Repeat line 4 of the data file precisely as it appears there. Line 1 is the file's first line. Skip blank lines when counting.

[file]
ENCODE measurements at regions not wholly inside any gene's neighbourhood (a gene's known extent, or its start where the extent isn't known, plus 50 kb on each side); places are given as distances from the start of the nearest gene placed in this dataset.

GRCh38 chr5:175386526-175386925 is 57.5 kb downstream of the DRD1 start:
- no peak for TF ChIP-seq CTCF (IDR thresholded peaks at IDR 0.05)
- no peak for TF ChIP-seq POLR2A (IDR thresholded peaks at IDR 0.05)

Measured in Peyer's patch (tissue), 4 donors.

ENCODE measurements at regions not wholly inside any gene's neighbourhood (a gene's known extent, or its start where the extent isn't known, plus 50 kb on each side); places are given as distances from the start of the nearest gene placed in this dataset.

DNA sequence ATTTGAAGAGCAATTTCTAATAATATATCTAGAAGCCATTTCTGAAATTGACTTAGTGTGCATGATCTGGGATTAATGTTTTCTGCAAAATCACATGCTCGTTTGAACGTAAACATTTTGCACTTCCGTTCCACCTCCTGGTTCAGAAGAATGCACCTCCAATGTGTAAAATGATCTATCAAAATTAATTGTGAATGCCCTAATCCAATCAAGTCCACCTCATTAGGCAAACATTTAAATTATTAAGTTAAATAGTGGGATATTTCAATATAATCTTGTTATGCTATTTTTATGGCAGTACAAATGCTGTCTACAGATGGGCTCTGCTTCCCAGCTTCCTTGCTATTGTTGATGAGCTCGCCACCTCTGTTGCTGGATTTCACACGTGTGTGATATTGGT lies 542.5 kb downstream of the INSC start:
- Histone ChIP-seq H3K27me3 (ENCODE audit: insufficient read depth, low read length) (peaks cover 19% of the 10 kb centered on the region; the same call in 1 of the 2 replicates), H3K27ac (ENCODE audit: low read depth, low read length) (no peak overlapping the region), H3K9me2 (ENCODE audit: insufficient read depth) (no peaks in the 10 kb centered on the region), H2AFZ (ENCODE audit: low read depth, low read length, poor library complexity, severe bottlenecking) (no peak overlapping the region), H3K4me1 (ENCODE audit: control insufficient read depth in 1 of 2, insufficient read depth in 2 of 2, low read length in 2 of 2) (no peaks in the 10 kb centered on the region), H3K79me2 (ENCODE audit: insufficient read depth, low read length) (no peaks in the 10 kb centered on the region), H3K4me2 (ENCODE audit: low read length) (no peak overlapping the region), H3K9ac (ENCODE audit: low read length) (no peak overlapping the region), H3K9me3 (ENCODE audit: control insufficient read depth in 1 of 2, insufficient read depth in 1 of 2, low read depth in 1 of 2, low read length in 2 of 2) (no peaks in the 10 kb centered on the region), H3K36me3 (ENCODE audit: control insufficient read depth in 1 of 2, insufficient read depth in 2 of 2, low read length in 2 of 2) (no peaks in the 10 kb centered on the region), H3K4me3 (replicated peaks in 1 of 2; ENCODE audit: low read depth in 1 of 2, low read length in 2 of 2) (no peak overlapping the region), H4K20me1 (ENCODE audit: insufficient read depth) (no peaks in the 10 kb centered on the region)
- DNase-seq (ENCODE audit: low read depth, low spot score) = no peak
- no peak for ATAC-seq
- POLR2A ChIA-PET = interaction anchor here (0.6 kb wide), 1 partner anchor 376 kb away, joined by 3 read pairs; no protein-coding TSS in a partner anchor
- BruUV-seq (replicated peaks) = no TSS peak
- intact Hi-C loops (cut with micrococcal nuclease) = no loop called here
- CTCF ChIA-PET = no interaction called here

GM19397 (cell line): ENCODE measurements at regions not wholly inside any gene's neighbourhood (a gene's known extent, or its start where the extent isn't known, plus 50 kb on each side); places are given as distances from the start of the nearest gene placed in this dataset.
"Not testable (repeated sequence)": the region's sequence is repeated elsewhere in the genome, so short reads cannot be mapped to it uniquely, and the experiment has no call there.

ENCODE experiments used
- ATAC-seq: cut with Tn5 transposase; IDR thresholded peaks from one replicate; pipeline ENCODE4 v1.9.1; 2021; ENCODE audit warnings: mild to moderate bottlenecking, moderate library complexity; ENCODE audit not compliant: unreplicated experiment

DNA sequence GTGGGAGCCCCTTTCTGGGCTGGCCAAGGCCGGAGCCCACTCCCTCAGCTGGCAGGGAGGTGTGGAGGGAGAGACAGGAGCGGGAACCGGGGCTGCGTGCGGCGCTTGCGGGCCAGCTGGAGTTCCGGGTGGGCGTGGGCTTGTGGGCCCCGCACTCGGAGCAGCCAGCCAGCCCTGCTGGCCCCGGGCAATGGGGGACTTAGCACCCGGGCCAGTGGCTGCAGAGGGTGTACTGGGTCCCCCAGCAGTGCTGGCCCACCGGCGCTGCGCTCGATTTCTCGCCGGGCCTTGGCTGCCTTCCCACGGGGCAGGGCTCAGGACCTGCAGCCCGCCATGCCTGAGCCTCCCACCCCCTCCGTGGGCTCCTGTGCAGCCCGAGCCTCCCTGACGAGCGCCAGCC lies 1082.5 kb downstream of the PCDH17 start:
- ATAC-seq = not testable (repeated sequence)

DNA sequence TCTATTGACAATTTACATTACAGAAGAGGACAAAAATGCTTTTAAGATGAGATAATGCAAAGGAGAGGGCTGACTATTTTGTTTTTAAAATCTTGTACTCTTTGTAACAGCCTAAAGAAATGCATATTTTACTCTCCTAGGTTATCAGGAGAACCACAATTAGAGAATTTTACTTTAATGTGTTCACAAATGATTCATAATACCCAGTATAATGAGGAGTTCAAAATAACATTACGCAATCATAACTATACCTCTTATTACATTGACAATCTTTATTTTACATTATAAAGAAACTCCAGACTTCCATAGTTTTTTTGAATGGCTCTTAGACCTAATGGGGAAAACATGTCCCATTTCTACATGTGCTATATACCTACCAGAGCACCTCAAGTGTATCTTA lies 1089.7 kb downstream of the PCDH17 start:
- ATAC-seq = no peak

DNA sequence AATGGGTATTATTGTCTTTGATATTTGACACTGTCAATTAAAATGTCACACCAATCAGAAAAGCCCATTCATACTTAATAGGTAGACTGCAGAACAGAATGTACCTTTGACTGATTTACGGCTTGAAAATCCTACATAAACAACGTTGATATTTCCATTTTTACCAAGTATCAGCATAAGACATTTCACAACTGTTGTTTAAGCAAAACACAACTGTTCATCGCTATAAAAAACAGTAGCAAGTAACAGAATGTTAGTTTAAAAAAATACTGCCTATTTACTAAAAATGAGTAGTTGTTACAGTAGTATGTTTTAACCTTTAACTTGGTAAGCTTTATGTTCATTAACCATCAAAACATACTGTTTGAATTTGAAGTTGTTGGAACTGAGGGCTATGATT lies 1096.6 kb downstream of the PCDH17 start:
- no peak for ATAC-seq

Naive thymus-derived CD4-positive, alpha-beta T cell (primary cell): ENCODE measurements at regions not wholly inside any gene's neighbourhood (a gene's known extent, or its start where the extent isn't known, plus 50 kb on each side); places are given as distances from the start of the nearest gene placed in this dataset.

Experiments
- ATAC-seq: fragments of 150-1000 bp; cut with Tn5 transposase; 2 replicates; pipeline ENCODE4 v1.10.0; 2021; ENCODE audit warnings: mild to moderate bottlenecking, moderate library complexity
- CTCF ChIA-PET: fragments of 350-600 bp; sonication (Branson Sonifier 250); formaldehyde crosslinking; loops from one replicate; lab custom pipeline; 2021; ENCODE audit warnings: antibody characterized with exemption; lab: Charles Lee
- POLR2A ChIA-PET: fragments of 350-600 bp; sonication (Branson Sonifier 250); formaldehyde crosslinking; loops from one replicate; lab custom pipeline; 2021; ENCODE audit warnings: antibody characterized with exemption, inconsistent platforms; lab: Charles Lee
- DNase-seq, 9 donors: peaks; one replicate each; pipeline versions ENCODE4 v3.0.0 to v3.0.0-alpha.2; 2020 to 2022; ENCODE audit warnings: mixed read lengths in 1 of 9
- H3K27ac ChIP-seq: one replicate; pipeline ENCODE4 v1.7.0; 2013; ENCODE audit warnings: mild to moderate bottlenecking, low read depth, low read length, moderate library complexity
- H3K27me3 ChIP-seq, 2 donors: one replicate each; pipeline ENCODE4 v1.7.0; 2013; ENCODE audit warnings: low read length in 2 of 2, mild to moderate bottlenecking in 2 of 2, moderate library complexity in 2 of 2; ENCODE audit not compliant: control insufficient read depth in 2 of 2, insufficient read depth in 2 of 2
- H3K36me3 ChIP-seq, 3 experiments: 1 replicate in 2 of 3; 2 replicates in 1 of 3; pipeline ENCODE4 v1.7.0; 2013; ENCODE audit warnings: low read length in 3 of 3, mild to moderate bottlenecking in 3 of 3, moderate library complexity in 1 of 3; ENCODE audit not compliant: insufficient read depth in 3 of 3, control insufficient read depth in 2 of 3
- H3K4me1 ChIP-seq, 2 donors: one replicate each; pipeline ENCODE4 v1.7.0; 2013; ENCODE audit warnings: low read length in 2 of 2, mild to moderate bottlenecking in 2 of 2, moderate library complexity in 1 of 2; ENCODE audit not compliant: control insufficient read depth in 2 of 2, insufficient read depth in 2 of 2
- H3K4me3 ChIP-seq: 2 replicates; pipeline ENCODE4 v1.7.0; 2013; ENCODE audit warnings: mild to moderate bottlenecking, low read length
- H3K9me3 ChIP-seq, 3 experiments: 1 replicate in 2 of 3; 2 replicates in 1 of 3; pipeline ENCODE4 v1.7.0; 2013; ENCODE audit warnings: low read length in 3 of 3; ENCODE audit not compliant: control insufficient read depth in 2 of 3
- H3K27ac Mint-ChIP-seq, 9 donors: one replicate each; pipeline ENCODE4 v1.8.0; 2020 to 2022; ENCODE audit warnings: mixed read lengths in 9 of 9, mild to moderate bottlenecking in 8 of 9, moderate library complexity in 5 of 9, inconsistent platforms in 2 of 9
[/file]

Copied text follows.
- no peak for TF ChIP-seq POLR2A (IDR thresholded peaks at IDR 0.05)